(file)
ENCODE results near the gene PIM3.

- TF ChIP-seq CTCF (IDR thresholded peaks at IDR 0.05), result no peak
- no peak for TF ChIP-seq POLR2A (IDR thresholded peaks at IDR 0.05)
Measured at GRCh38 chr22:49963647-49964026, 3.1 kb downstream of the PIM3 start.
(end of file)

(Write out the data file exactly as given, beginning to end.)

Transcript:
ENCODE results near the gene PIM3.

- TF ChIP-seq CTCF (IDR thresholded peaks at IDR 0.05), result no peak
- no peak for TF ChIP-seq POLR2A (IDR thresholded peaks at IDR 0.05)
Measured at GRCh38 chr22:49963647-49964026, 3.1 kb downstream of the PIM3 start.